The Sound of Wen and Wu

MEI woke up this morning with my arms crossed.  Actually more than crossed, knotted-up would be a better description.  One hand jutting past my armpit, the other arm wrapped around it twice and dangling between my ear and my shoulder.  It took a minute to figure out which arm was which.  My honey says I do gongfu in my sleep.

Anyway I've been reading a wonderful dissertation, which I will review when I finish reading it, called "Martial Gods and Magic Swords," by Avron Boretz.  The Daoist scholar Paul Katz recommended it.

Today I just want to talk about one of his footnotes.  In a discussion about the relationship between wen (civil, scholarly, cultural) and wu (military, martial) he mentions that the drum is wen and the cymbal is wu.  That really got me thinking.

The drum establishes order, it is steady and precise.  The cymbal is an explosion of sound, it breaks the air and shatters the peace.  When I teach kids or perform, I use the drum for stepping, and the cymbal for sudden kicks.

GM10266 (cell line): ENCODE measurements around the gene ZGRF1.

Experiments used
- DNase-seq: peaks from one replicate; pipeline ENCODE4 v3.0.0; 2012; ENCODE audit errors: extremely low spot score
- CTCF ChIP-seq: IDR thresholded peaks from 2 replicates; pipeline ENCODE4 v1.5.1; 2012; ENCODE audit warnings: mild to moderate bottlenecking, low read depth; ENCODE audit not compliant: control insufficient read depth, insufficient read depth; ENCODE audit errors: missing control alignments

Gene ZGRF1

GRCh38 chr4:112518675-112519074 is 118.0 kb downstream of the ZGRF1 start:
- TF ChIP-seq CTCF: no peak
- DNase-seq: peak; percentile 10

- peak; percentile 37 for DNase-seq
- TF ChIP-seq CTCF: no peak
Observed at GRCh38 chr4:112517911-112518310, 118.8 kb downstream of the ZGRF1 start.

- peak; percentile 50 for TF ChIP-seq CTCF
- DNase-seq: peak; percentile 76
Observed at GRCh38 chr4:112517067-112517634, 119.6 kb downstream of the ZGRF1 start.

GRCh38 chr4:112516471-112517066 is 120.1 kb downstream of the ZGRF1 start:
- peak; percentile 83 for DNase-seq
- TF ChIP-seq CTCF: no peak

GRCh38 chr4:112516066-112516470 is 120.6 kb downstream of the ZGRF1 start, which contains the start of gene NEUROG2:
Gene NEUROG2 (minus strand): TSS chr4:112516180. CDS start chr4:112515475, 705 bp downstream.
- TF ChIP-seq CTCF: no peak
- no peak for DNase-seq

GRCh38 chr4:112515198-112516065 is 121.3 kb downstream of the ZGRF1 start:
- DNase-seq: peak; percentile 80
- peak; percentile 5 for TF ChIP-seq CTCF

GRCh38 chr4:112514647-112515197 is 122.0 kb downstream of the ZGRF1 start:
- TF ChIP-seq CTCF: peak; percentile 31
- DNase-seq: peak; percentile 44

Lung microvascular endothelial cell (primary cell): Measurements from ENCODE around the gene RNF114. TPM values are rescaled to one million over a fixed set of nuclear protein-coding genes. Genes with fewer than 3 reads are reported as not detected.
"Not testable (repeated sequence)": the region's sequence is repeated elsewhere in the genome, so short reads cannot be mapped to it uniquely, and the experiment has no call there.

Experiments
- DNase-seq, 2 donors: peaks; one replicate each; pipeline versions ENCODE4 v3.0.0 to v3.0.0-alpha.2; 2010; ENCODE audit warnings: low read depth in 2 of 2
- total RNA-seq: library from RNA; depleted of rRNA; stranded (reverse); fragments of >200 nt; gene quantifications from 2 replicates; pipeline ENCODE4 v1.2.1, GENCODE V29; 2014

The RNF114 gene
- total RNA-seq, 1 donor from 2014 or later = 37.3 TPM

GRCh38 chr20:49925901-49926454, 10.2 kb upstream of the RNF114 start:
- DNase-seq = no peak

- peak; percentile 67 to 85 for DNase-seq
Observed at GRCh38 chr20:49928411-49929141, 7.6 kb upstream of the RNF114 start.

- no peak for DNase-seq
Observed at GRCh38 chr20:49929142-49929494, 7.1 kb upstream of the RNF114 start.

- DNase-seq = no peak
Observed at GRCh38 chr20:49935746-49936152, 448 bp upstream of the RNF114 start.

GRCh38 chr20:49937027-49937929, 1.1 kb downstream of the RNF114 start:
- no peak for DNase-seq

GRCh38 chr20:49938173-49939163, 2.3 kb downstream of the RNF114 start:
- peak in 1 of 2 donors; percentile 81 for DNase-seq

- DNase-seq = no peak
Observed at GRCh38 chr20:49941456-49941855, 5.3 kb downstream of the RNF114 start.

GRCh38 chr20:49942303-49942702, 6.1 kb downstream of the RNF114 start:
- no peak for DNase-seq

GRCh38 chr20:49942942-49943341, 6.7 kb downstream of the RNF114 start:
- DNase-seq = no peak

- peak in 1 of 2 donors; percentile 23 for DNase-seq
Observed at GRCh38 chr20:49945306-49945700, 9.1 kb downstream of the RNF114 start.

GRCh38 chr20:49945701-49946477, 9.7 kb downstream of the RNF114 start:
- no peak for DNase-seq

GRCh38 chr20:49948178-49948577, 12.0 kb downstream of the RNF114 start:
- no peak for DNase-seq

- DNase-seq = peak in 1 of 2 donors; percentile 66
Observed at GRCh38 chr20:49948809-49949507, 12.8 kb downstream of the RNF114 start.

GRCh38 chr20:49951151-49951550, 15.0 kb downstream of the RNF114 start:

The large gong is, of course, used for bowing, but it is also good for transitions or even moments of transcendence.

The wood-block (called a fish in Chinese) is used for accenting orders or commands, it is often answered by the performer with a stomp of the foot (leading into cat stance or monk stance).  It is a high sharp sound.  Wood-blocks are used for chanting invocations, and by Buddhists for chanting sutras.  The same wood-block sound was traditionally used in formal arguments and teachings to accent an important point that had just been made.

"The Dao which can be named is not the true Dao!" "PAAHK."

The flutes and reed instruments mimic the human voice.